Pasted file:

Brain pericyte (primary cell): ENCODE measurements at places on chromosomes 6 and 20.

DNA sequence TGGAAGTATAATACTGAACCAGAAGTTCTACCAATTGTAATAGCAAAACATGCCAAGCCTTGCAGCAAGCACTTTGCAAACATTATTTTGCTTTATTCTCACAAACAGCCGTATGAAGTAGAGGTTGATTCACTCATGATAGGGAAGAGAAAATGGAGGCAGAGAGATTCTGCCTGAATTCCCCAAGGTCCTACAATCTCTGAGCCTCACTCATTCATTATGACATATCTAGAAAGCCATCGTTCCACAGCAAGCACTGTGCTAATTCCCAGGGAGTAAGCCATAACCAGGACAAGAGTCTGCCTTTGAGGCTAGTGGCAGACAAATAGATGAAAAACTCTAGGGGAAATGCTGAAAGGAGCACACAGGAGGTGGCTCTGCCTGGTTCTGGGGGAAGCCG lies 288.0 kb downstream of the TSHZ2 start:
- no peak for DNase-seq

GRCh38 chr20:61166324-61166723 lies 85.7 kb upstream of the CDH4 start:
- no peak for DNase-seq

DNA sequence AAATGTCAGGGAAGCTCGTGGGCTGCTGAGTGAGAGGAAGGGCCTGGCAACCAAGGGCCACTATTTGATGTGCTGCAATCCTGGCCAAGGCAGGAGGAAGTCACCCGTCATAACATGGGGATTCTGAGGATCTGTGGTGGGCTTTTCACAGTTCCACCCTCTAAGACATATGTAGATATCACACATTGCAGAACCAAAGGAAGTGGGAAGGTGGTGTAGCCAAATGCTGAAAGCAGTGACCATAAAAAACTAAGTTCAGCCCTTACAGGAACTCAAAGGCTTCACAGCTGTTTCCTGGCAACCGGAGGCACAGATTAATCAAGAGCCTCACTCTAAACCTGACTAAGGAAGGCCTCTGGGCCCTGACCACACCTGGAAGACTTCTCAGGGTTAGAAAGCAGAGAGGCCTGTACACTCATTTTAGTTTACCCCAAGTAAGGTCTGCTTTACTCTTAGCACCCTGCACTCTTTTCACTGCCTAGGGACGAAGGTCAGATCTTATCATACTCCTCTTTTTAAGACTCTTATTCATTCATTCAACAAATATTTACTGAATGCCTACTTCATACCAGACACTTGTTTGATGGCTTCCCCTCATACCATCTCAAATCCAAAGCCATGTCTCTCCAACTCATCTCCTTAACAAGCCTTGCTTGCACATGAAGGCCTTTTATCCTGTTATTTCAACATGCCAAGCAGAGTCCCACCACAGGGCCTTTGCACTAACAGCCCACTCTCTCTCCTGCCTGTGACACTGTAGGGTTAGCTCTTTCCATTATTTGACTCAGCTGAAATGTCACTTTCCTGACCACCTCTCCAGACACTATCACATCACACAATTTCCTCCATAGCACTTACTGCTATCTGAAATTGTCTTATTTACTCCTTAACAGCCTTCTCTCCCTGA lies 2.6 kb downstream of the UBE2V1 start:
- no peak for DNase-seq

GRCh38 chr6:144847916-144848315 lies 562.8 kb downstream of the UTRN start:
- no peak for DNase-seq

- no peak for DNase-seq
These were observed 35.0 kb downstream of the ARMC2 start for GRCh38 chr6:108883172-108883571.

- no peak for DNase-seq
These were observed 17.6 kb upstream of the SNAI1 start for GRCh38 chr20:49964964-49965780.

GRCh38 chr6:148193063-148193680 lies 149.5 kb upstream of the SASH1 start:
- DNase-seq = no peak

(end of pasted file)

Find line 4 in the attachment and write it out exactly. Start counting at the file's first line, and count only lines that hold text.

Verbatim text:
GRCh38 chr20:61166324-61166723 lies 85.7 kb upstream of the CDH4 start: